Military Wiki
Tiny Tim
Tiny tim ar.GIF
SB2C Helldiver firing a Tiny Tim rocket
Type Rocket
Place of origin United States
Service history
In service 1944-1951
Used by United States Navy
Wars World War II, Korean War
Production history
Designer Caltech, NOTS
Designed 1944
Weight 1,285 pounds (583 kg)
Length 10.2 feet (3.12 m)
Width 36 in (91 cm) (across fins)
Diameter 11.7 in (29.8 cm)

Maximum range 1,600 yd (1,500 m)

Engine Solid-propellant rocket
3,000 lbf (13 kN) for 1 sec
Speed 550 mph (245.8 m/s)

The Tiny Tim was an American air to ground rocket used near the end of the Second World War. One source states it was built in response to a United States Navy requirement for an anti-shipping rocket capable of hitting ships outside of their anti-aircraft range, with a payload capable of sinking heavy shipping.[1] However, according to the China Lake Weapons Digest,[2] the Tiny Tim was

... designed by the Caltech-China Lake team as a bunker-buster, Tim was the first large aircraft rocket, and, although it saw only limited service in WWII, it helped form the foundations of many postwar developments in rocketry.

For a warhead, Tiny Tim utilized a 500 lb semi-armor-piercing high explosive bomb. It had a maximum range of 1,500 meters (1,640 yards).

They were used by the United States Navy and United States Marine Corps near the end of the war during the battle of Okinawa, and during the Korean War. A problem with the sheer power of the rocket motor causing damage to the firing aircraft was resolved by having the Tiny Tim drop like a bomb, and a lanyard attached to the rocket would snap, causing the rocket to ignite.[3] Common targets included coastal defense guns, bridges, pill boxes, tanks, and shipping.[4] An ambitious operation to use the Tiny Tim against German V-1 sites as part of Operation Crossbow, code-named Project Danny, was planned but cancelled before the squadrons assigned could be deployed to Europe.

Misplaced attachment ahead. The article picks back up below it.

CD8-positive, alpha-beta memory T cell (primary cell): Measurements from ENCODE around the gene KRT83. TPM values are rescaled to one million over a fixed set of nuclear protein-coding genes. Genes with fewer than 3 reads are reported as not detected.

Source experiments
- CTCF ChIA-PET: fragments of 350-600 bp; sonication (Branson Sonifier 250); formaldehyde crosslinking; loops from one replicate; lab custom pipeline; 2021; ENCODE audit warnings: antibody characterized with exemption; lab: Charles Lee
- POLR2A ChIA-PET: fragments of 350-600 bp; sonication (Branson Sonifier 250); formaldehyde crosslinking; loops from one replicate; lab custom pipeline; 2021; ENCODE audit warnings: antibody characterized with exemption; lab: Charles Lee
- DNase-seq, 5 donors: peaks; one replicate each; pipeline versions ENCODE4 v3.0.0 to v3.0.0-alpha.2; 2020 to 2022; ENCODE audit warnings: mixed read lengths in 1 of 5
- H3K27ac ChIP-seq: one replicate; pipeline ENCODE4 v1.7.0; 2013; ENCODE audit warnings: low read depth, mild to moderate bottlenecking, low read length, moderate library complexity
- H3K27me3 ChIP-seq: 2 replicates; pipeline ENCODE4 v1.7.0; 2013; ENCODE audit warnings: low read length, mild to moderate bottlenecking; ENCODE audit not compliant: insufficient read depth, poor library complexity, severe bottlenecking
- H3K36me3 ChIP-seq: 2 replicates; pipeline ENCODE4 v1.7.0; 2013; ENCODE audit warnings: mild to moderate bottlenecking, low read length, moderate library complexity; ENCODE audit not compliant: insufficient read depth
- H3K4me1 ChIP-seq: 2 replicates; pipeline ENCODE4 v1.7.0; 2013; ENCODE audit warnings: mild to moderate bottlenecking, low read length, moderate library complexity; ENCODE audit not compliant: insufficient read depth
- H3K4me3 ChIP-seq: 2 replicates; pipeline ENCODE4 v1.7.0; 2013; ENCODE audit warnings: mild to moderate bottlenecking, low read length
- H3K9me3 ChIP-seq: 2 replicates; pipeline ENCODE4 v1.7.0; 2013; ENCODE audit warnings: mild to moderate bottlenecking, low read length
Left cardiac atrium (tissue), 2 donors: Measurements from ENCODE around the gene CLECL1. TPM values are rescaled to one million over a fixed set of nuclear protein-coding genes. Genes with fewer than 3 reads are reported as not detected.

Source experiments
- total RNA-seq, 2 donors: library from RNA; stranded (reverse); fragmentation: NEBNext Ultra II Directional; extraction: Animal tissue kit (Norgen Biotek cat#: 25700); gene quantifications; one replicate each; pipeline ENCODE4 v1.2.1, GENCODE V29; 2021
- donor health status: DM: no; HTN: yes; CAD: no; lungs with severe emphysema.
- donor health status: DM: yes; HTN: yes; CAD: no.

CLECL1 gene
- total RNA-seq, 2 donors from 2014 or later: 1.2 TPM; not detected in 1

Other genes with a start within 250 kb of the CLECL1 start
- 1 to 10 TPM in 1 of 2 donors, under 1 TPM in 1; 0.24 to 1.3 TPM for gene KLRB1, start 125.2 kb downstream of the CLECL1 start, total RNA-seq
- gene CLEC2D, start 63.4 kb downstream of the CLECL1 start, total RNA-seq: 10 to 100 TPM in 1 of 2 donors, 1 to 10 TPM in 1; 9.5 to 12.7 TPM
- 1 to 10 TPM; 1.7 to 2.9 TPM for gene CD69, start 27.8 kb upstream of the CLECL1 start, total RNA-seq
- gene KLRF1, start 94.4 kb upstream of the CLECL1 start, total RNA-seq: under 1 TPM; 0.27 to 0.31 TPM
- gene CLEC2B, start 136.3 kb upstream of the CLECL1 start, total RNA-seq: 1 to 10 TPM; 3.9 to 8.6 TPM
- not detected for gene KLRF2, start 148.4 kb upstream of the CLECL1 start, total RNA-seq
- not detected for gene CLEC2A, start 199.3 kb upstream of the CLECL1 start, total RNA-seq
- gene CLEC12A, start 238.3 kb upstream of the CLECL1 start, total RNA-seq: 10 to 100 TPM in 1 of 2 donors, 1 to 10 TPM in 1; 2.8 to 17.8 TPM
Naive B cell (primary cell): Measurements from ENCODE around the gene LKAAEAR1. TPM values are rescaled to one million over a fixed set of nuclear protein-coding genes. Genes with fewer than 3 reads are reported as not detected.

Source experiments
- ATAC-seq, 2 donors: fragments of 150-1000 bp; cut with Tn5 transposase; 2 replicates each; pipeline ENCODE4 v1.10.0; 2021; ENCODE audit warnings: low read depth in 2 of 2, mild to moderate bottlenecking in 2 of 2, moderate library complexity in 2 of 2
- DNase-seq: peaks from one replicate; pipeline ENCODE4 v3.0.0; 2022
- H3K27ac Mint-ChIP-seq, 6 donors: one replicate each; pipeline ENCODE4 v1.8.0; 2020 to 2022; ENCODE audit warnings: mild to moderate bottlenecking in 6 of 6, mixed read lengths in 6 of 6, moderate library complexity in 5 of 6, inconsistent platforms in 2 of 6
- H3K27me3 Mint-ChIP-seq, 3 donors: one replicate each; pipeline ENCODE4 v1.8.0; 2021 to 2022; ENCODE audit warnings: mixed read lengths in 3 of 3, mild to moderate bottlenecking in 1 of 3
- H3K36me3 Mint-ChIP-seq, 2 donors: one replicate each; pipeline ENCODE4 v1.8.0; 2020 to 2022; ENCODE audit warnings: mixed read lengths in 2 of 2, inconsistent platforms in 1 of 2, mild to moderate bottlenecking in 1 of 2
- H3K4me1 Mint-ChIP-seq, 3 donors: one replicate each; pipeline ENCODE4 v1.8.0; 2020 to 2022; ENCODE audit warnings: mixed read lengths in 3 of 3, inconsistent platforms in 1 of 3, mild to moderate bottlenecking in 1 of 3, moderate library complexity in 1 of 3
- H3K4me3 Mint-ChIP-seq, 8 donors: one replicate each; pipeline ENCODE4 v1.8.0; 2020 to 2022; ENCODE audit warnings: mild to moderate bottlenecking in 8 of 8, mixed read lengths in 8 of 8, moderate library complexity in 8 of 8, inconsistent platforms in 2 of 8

Common Tiny Tim delivery aircraft during World War II included the PBJ-1 Mitchell,[5] F4U Corsair, F6F Hellcat, TBM Avenger, and the SB2C Helldiver.[1]

Alexis B. Dember with Tiny Tim rocket casing, Naval Air Weapons Station China Lake, 1953. Notice the 24 smaller exhaust nozzles arranged in two concentric circular patterns around the larger center exhaust nozzle.[6]

After World War II, the United States Navy's rocket laboratory at Inyokern, California developed an even larger version of the Tiny Tim, called "Richard", which was 14 inches in diameter and most likely the largest air to surface unguided rocket ever developed for the US military. While tested, it was never placed in production. The United States Navy also experimented with a version of the Tiny Tim which was a two-stage rocket, with another Tiny Tim rocket motor mounted behind a complete Tiny Tim. Like the Richard, it never moved beyond the R&D stage.[7]

See also


  1. 1.0 1.1 Parsch, Andreas (2004). "CalTech/NOTS Tiny Tim". Directory of U.S. Military Rockets and Missiles, Appendix 4: Undesignated Vehicles. Retrieved 2008-11-11. 
  2. "China Lake Weapons Digest". 
  3. Slover, G: "Chapter-11-C, 11C3. Suspension and launching of aircraft rockets", "Gene Slover".
  4. Smithsonian National Air & Space Museum: "Missile, Air-to-Surface, Tiny Tim", "National Air and Space Museum", 2005.
  5. Scutts, Jerry (1993). Marine Mitchells in World War 2. 
  6. Photograph collection of Alexis B. Dember
  7. "Smash Hits" Popular Mechanics, March 1947.

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